Rachel Waller of our Contentious Probate team, and member of our ESG committee, welcomes the Law Commission’s review of “outdated” legislation governing existing methods of disposal of a loved one’s body.
In December 2022 the Law Commission, the statutory independent body that keeps the law of England and Wales under review and recommends necessary reforms, announced the launch of a review to bring “the law governing how we dispose of the bodies of our loved ones when they die into line with modern needs“.
Although the project is in its infancy and the Law Commission currently just setting out the scope of the review, I very much welcome the initiative. I have acted for clients involved in disputes which have arisen between close relatives or friends about the disposal of a loved one’s body, and am fully aware of how issues can escalate during such an emotional and distressing time. My colleague Tiggy Hawkesworth has previously written about the difficulties experienced here.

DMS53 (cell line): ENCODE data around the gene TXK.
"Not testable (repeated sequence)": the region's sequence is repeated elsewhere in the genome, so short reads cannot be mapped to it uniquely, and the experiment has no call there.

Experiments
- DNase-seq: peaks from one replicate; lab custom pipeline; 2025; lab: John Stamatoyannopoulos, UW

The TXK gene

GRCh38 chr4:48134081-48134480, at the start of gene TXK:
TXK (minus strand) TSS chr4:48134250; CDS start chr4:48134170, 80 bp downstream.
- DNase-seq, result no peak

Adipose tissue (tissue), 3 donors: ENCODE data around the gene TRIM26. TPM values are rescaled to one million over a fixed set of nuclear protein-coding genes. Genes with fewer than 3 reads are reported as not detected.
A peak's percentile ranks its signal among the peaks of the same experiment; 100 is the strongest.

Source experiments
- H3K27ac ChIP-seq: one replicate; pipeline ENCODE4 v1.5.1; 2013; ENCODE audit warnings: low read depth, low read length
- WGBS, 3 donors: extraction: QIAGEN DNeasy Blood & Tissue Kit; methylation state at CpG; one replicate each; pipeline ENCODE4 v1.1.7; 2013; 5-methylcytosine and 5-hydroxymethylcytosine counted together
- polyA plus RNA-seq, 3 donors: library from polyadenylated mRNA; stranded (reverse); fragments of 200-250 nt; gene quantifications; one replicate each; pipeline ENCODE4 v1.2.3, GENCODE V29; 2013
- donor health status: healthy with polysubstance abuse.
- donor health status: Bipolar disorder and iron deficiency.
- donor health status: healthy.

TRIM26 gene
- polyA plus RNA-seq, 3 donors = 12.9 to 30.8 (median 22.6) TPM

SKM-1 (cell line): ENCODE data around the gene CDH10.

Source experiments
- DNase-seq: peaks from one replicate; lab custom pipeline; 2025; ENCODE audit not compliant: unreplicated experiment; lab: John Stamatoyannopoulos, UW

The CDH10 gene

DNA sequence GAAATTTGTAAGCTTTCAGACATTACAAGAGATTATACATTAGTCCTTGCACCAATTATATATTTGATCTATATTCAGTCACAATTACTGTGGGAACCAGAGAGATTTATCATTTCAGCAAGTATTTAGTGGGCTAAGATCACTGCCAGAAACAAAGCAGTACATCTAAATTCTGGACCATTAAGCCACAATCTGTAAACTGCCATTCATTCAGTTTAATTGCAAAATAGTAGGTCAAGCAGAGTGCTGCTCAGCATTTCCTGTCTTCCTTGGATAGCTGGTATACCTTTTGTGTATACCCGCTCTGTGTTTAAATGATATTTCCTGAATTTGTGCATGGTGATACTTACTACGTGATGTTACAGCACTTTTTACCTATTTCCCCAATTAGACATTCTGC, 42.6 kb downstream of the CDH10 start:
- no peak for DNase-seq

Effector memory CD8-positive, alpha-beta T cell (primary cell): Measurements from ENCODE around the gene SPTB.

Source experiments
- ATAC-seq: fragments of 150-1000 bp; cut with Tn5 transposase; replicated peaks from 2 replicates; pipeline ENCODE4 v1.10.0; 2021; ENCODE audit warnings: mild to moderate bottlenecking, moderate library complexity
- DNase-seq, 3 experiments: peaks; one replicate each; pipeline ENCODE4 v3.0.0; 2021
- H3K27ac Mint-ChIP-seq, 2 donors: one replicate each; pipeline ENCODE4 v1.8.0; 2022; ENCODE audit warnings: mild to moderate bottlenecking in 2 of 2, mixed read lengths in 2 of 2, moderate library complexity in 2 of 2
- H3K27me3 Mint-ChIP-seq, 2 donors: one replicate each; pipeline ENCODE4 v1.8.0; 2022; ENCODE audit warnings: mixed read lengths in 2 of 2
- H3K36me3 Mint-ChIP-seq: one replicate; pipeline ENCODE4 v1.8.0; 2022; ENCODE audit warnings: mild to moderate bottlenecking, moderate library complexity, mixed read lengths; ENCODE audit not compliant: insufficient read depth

I note also that the review anticipates “the creation of a regulatory framework for safe and dignified new processes”. Given the commitment to reduce greenhouse gas emissions imposed on the UK government by the Climate Change Act 2008, as well as other environmental obligations, I look forward to the promotion of environmentally sound practices such as natural organic reduction (human composting). This method of disposition has been legalised in 6 US states since 2019, but is not yet permitted in the UK.
I will be following the progress of the project with great interest from the perspective of contentious probate as well as environmental concerns.
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The above is accurate as at 07 January 2023. The information above may be subject to change during these ever-changing times.
The content of this note should not be considered legal advice and each matter should be considered on a case-by-case basis.